Following weeks of colleagues trying to get a single Home Access for Targeted Groups ADSL Internet connection working in the home of a needy family, I decided to go to the house and see what could be done (if only to apologise in person to the family concerned).
Armed with test gear and tools, I was shocked at the impact of the salami-slicing of service responsibilities. It results in a culture of passing the buck and avoiding ownership of the problem, resulting in delay, inefficiency and work avoidance on the part of the firms involved, but more importantly, frustration, confusion and delay for the customer. More effort seems to go into shifting blame, avoiding accepting any responsibility and getting the customer to do all of the work for you.
- T*****i provides ADSL.service on existing BT line.
- Sy*****x operates helpdesk and is our service provider (who sub the ADSL to Sy*****x.
- To date, there have been numerous changes of router, each requiring one of my team to visit and assist the client, and various guesses as to the problem, yet little in the way of logical fault finding from our service provider. The method of fault finding is to keep changing parts until dizzy rather than accept there may be a root cause!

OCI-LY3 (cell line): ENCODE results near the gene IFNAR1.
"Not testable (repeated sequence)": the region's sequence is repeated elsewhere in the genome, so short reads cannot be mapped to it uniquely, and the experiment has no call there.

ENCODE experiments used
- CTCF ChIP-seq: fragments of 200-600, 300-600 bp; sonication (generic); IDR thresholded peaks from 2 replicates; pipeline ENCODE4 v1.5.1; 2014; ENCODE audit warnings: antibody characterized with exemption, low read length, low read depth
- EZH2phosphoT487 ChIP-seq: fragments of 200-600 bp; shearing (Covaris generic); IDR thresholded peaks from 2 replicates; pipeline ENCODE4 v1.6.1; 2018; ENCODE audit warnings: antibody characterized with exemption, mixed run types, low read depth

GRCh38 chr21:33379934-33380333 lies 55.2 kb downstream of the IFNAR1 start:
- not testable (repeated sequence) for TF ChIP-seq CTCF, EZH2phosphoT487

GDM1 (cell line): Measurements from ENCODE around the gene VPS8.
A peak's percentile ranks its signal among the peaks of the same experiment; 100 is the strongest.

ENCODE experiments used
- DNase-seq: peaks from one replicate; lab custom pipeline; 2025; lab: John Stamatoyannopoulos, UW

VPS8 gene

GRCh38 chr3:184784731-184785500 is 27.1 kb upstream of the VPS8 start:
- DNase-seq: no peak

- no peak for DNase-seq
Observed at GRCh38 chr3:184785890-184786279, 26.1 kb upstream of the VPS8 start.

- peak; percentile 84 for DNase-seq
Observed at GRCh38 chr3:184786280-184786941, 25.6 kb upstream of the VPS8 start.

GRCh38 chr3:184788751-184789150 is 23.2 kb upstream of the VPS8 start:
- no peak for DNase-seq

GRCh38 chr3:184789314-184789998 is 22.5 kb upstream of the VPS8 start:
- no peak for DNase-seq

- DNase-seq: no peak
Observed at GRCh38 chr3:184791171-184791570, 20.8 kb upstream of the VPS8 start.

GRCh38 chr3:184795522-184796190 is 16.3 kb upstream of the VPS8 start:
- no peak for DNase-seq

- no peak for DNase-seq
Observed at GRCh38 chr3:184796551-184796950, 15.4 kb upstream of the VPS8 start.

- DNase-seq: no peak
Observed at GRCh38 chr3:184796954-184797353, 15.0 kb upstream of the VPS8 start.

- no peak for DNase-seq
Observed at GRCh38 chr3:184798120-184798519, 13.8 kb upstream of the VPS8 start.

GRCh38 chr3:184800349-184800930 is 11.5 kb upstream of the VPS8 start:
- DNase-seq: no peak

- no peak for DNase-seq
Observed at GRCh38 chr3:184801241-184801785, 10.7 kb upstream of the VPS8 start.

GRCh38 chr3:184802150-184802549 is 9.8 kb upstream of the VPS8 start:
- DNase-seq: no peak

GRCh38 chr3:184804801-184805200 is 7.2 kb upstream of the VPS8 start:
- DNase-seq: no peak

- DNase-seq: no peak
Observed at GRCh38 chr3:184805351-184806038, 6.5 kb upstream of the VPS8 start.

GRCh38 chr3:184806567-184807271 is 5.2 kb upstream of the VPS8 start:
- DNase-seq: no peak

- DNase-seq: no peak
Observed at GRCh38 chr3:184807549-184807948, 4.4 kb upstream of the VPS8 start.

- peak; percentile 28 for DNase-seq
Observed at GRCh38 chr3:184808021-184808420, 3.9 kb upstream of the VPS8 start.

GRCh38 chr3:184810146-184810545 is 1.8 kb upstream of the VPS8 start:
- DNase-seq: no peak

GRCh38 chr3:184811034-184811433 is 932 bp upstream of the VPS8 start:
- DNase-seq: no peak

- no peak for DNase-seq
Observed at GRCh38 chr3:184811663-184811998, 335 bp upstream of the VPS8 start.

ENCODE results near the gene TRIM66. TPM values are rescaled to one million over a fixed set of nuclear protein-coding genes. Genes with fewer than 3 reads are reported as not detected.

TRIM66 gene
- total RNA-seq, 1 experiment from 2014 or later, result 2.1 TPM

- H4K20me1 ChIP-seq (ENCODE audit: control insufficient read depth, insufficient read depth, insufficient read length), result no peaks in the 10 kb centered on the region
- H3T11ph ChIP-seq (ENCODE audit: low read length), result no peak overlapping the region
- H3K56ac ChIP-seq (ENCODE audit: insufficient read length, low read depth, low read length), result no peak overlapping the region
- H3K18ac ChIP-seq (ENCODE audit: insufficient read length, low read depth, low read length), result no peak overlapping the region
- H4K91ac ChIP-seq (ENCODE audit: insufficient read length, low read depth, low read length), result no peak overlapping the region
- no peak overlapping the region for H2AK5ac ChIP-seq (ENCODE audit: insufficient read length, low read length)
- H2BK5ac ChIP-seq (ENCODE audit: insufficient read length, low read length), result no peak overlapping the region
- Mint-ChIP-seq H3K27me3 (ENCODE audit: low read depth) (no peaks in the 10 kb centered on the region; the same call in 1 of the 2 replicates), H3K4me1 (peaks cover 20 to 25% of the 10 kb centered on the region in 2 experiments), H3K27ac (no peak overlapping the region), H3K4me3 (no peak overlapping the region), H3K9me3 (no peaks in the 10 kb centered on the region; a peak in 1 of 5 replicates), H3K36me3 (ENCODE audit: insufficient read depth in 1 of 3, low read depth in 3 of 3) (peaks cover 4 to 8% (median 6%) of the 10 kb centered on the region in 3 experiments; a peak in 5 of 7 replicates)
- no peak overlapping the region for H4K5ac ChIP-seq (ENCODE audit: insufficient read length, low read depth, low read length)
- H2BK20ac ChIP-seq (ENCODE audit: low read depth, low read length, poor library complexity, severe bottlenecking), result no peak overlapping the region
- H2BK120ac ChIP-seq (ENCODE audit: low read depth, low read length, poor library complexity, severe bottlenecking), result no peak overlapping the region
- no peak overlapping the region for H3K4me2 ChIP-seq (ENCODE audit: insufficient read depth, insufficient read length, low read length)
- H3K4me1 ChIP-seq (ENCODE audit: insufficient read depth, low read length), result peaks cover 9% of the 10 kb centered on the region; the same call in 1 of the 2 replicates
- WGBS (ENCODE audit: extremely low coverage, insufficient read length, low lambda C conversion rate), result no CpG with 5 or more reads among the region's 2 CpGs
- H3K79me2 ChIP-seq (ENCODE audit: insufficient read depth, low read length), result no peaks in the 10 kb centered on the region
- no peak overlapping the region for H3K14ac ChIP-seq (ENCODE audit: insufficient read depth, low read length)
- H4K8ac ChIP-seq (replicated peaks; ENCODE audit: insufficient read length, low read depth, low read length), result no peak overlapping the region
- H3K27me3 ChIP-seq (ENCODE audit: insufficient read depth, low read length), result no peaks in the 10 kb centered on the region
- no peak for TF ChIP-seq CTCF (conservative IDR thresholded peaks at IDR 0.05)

- BT adamant that the line is OK when tested from India (despite the fact that the pole has an A1024 notice on it that means there is a known fault).
- Having tested all internal systems and tried to access ADSL Internet at the BT master socket on a laptop and failed, its clearly towards the exchange. (Yes changed routers, filters etc.).
- BT line has a problem with noise (although unlikley to affect availability, more likely to cause slow Internet speed).
- I can't detect the ADSL carrier so its probably a fault in the exchange DSLAM or T*****i service.
So, BT are at last visiting this afternoon, S******x on Monday ... just need T*****i to join the party and we might get somewhere. Anyway if they can't solve it Monday, I will insist on a temporary 3G dongle until it's fixed!!
How do you explain all this to the poor client?? When firms agree to use each others services there need to be clear escalation processes and a willingness to work together. This is an example of how it must never be done, but alas I fear that this is the dominant model in a commercial age!
Latest Episode: BT engineer called and agreed line faulty - has replaced corroded terminations and master socket - carrier LED now on - need to check Internet availability. Its taken five weeks of BT avoiding doing anything before we got the line fixed - progress at last? let's hope so!!
Closing comment: BT line was the fault. If they had agreed to come out five weeks ago when asked, we would all have been saved a lot of work and grief. How can it be that the first call to BT five weeks ago was met by threats of £200 call-out charges that effectively meant no-one would take the risk? The BT engieer was great, but the BT process that got him there is pretty awful.
Hat's off also to Sy+++++x who sent a dedicated engineer who went beyond the call of duty today!